9
\$\begingroup\$

I have a few thousand binary files that have corresponding structs in them, followed by any number of bytes (this exact number of bytes is given in one of the fields in the structs). I read in data from the binary files to a struct, and assign variables from certain fields in those structs. I was wondering if there is any significant improvement I could make to speed things up, specifically regarding the binary file reading?

Note: I'm reading in 256 bytes at a time to a struct, and in that struct is a number that says how many bytes follow until the next struct. So there isn't a static pattern to the data that I can follow.

const int STRUCT_HEADER_SIZE = 256; //256 bytes
const int FILE_HEADER_SIZE = 1024; //1024 bytes

[StructLayout(LayoutKind.Sequential, Pack = 1, CharSet = CharSet.Ansi)]
public struct STRUCTHEADER
{
    //Sample fields
    public ushort MagicNumber;   
    public byte SubChannelNumber; 
    public ushort NumChansToFollow;  

    [MarshalAs(UnmanagedType.ByValArray, SizeConst = 2)]
    public ushort[] Reserved1; 

    public int NumBytesThisRecord; //This value says how many bytes there are total in the current 'packet' which includes this struct header.

    public ushort Year;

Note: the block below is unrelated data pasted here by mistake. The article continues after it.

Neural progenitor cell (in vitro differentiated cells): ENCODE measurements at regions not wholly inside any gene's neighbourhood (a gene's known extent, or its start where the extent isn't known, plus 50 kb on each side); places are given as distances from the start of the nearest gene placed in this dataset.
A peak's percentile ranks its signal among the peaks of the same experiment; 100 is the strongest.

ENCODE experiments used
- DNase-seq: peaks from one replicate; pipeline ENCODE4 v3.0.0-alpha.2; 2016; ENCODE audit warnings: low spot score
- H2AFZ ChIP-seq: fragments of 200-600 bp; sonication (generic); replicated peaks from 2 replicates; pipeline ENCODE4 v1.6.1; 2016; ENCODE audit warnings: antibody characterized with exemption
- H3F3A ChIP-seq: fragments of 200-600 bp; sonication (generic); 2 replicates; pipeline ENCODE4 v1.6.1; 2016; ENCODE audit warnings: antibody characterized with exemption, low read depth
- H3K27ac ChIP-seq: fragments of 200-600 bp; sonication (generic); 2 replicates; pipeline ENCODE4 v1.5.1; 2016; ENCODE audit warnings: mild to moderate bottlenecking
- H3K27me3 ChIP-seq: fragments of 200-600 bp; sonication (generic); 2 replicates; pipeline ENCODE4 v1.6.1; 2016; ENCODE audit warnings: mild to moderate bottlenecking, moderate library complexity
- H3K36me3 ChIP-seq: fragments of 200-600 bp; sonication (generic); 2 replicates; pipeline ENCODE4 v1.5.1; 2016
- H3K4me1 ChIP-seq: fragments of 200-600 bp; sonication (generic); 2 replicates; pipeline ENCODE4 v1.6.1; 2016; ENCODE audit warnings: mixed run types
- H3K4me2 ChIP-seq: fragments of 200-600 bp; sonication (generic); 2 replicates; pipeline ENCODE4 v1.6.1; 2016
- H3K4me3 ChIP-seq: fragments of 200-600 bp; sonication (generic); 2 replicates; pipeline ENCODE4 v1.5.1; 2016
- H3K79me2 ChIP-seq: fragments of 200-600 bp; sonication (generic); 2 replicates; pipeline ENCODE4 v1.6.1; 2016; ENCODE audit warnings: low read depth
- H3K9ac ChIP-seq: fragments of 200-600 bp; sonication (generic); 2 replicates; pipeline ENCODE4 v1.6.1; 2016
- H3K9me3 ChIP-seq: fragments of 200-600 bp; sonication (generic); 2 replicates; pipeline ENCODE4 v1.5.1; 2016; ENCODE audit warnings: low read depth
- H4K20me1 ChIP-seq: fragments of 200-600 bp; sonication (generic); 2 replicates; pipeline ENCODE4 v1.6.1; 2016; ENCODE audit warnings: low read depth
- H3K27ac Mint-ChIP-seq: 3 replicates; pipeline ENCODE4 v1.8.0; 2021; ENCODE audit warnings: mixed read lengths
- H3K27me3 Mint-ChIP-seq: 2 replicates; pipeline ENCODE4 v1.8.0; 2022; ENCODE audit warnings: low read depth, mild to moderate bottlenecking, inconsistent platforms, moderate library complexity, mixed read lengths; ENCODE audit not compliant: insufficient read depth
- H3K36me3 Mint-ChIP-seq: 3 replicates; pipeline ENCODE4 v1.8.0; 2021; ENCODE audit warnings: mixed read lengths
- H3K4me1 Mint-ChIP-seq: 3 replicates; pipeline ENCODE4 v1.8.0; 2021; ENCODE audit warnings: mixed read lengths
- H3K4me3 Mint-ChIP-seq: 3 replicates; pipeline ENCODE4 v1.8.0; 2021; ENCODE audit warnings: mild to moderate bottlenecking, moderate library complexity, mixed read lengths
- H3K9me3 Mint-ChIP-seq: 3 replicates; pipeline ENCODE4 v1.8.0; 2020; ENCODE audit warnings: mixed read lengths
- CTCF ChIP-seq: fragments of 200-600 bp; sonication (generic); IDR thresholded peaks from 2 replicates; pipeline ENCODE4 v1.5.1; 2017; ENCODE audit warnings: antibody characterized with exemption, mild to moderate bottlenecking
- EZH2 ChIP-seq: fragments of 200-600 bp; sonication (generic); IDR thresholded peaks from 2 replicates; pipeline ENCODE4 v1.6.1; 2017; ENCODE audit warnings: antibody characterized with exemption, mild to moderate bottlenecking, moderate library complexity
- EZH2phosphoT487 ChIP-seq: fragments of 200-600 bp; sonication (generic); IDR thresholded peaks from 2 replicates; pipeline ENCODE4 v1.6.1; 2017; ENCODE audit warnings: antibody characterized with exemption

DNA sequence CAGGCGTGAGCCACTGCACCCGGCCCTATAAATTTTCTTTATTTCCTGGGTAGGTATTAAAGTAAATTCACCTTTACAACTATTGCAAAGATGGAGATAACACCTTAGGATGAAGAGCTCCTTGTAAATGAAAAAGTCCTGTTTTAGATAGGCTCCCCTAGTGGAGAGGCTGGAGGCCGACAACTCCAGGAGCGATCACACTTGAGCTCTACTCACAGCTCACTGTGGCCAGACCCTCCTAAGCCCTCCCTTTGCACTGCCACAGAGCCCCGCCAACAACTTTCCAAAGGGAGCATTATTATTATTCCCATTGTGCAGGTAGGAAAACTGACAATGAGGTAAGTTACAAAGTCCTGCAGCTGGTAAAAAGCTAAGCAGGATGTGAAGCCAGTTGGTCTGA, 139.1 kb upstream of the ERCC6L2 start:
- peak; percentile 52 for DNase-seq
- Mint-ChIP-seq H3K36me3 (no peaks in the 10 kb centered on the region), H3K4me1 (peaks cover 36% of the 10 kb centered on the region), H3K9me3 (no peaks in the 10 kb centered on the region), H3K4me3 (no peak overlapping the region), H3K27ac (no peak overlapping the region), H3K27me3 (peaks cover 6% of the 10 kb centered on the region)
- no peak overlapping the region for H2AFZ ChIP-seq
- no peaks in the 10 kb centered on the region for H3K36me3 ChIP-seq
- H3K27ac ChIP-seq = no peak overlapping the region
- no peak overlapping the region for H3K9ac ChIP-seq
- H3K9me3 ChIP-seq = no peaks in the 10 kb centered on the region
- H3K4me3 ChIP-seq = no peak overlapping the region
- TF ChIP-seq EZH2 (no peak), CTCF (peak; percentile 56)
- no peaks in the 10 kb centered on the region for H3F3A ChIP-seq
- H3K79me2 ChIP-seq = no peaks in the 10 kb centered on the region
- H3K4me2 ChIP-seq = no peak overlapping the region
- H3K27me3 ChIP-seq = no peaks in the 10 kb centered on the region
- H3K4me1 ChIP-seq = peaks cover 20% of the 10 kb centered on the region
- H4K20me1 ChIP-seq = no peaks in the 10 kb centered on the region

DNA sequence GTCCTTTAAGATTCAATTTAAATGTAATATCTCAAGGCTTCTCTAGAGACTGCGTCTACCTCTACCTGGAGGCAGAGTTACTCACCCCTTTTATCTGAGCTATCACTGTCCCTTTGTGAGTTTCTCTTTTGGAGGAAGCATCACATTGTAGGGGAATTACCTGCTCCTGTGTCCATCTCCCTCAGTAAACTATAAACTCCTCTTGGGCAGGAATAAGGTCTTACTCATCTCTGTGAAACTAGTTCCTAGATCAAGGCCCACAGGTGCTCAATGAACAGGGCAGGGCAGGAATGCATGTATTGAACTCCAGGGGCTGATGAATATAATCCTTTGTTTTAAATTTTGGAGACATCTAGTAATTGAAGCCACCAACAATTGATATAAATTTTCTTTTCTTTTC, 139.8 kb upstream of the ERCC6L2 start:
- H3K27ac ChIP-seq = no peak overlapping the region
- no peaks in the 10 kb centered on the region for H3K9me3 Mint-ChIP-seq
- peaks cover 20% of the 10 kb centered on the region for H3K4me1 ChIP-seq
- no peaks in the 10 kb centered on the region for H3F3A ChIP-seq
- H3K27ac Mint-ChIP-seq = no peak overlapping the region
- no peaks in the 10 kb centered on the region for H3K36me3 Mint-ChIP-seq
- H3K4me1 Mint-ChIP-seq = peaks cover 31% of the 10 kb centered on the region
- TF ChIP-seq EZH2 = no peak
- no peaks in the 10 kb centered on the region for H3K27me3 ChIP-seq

public byte Month;
    public byte Day;
    public byte Hour;
}

FileStream stream1;
STRUCTHEADER testStruct = new STRUCTHEADER();
List<string> filePaths = new List<string>();

foreach (string filePath in filePaths) //for each binary file
{
    ReadBinaryFile(filePath); //Read the binary file
}

public void ReadBinaryFile(string filePath)
{
    try
    {
        stream1 = new FileStream(filePath, FileMode.Open, FileAccess.Read, FileShare.None);
    }
    catch(Exception ex)
    {
    }

    try
    {
        stream1.Position = FILE_HEADER_SIZE; //Start stream after the file header

        while (stream1.Position < stream1.Length) //While not at the end of the stream
        {
            testStruct = ReadRecFromStream<STRUCTHEADER>(stream1); //read data from binary file into STRUCTHEADER type struct

            //assigning fields here
            //ex: int year = testStruct.year;